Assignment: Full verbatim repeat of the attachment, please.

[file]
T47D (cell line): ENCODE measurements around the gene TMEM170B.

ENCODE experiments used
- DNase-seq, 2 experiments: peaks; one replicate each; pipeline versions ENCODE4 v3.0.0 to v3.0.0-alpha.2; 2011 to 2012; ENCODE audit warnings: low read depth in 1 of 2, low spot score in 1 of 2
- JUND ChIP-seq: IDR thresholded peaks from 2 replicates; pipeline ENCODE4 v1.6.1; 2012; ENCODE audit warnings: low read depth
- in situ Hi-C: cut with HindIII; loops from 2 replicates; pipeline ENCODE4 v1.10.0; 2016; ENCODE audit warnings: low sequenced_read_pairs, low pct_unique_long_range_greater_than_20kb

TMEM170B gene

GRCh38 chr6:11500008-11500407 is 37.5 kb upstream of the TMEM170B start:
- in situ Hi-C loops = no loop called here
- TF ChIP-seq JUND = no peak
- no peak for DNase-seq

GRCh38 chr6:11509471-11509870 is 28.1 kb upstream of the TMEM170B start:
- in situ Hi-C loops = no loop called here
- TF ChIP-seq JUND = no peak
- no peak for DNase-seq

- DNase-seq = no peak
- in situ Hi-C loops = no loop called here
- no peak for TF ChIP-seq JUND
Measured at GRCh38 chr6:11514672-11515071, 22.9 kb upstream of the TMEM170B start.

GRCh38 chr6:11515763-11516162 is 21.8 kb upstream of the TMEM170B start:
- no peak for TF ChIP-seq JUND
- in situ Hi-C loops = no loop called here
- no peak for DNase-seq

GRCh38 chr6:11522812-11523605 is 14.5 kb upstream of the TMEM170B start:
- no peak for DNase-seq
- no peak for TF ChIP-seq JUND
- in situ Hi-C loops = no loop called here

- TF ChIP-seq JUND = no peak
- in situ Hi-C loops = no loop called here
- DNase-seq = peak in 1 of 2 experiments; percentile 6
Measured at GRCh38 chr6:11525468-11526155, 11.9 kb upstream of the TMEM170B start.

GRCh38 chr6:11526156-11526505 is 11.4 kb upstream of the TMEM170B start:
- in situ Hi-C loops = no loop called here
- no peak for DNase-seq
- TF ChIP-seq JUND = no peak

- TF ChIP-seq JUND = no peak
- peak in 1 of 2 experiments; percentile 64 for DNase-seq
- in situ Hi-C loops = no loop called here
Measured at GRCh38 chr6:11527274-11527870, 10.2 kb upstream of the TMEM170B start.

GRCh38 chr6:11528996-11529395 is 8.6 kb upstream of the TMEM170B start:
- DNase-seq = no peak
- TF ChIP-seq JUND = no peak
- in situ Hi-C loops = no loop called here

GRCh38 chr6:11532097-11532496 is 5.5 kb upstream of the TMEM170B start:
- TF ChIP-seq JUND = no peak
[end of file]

T47D (cell line): ENCODE measurements around the gene TMEM170B.

ENCODE experiments used
- DNase-seq, 2 experiments: peaks; one replicate each; pipeline versions ENCODE4 v3.0.0 to v3.0.0-alpha.2; 2011 to 2012; ENCODE audit warnings: low read depth in 1 of 2, low spot score in 1 of 2
- JUND ChIP-seq: IDR thresholded peaks from 2 replicates; pipeline ENCODE4 v1.6.1; 2012; ENCODE audit warnings: low read depth
- in situ Hi-C: cut with HindIII; loops from 2 replicates; pipeline ENCODE4 v1.10.0; 2016; ENCODE audit warnings: low sequenced_read_pairs, low pct_unique_long_range_greater_than_20kb

TMEM170B gene

GRCh38 chr6:11500008-11500407 is 37.5 kb upstream of the TMEM170B start:
- in situ Hi-C loops = no loop called here
- TF ChIP-seq JUND = no peak
- no peak for DNase-seq

GRCh38 chr6:11509471-11509870 is 28.1 kb upstream of the TMEM170B start:
- in situ Hi-C loops = no loop called here
- TF ChIP-seq JUND = no peak
- no peak for DNase-seq

- DNase-seq = no peak
- in situ Hi-C loops = no loop called here
- no peak for TF ChIP-seq JUND
Measured at GRCh38 chr6:11514672-11515071, 22.9 kb upstream of the TMEM170B start.

GRCh38 chr6:11515763-11516162 is 21.8 kb upstream of the TMEM170B start:
- no peak for TF ChIP-seq JUND
- in situ Hi-C loops = no loop called here
- no peak for DNase-seq

GRCh38 chr6:11522812-11523605 is 14.5 kb upstream of the TMEM170B start:
- no peak for DNase-seq
- no peak for TF ChIP-seq JUND
- in situ Hi-C loops = no loop called here

- TF ChIP-seq JUND = no peak
- in situ Hi-C loops = no loop called here
- DNase-seq = peak in 1 of 2 experiments; percentile 6
Measured at GRCh38 chr6:11525468-11526155, 11.9 kb upstream of the TMEM170B start.

GRCh38 chr6:11526156-11526505 is 11.4 kb upstream of the TMEM170B start:
- in situ Hi-C loops = no loop called here
- no peak for DNase-seq
- TF ChIP-seq JUND = no peak

- TF ChIP-seq JUND = no peak
- peak in 1 of 2 experiments; percentile 64 for DNase-seq
- in situ Hi-C loops = no loop called here
Measured at GRCh38 chr6:11527274-11527870, 10.2 kb upstream of the TMEM170B start.

GRCh38 chr6:11528996-11529395 is 8.6 kb upstream of the TMEM170B start:
- DNase-seq = no peak
- TF ChIP-seq JUND = no peak
- in situ Hi-C loops = no loop called here

GRCh38 chr6:11532097-11532496 is 5.5 kb upstream of the TMEM170B start:
- TF ChIP-seq JUND = no peak